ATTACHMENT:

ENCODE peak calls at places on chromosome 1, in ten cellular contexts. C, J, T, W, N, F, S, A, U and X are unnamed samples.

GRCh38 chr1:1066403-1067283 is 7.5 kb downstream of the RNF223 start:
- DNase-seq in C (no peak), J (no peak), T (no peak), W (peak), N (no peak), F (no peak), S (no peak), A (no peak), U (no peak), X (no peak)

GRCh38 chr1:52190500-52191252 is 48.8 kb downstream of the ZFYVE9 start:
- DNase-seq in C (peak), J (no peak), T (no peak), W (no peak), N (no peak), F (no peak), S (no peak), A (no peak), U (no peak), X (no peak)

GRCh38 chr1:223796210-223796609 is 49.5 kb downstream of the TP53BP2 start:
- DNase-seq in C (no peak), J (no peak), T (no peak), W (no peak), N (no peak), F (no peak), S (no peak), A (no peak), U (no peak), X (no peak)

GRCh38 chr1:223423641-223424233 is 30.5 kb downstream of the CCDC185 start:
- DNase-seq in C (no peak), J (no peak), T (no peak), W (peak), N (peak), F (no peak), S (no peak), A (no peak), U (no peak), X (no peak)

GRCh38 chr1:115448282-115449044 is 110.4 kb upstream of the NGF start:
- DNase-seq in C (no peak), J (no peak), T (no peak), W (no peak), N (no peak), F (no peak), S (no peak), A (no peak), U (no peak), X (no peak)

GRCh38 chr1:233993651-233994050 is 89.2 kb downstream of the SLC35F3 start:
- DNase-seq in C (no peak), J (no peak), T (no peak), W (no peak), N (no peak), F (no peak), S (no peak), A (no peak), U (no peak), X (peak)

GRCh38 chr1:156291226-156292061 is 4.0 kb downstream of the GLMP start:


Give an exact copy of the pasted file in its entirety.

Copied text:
ENCODE peak calls at places on chromosome 1, in ten cellular contexts. C, J, T, W, N, F, S, A, U and X are unnamed samples.

GRCh38 chr1:1066403-1067283 is 7.5 kb downstream of the RNF223 start:
- DNase-seq in C (no peak), J (no peak), T (no peak), W (peak), N (no peak), F (no peak), S (no peak), A (no peak), U (no peak), X (no peak)

GRCh38 chr1:52190500-52191252 is 48.8 kb downstream of the ZFYVE9 start:
- DNase-seq in C (peak), J (no peak), T (no peak), W (no peak), N (no peak), F (no peak), S (no peak), A (no peak), U (no peak), X (no peak)

GRCh38 chr1:223796210-223796609 is 49.5 kb downstream of the TP53BP2 start:
- DNase-seq in C (no peak), J (no peak), T (no peak), W (no peak), N (no peak), F (no peak), S (no peak), A (no peak), U (no peak), X (no peak)

GRCh38 chr1:223423641-223424233 is 30.5 kb downstream of the CCDC185 start:
- DNase-seq in C (no peak), J (no peak), T (no peak), W (peak), N (peak), F (no peak), S (no peak), A (no peak), U (no peak), X (no peak)

GRCh38 chr1:115448282-115449044 is 110.4 kb upstream of the NGF start:
- DNase-seq in C (no peak), J (no peak), T (no peak), W (no peak), N (no peak), F (no peak), S (no peak), A (no peak), U (no peak), X (no peak)

GRCh38 chr1:233993651-233994050 is 89.2 kb downstream of the SLC35F3 start:
- DNase-seq in C (no peak), J (no peak), T (no peak), W (no peak), N (no peak), F (no peak), S (no peak), A (no peak), U (no peak), X (peak)

GRCh38 chr1:156291226-156292061 is 4.0 kb downstream of the GLMP start: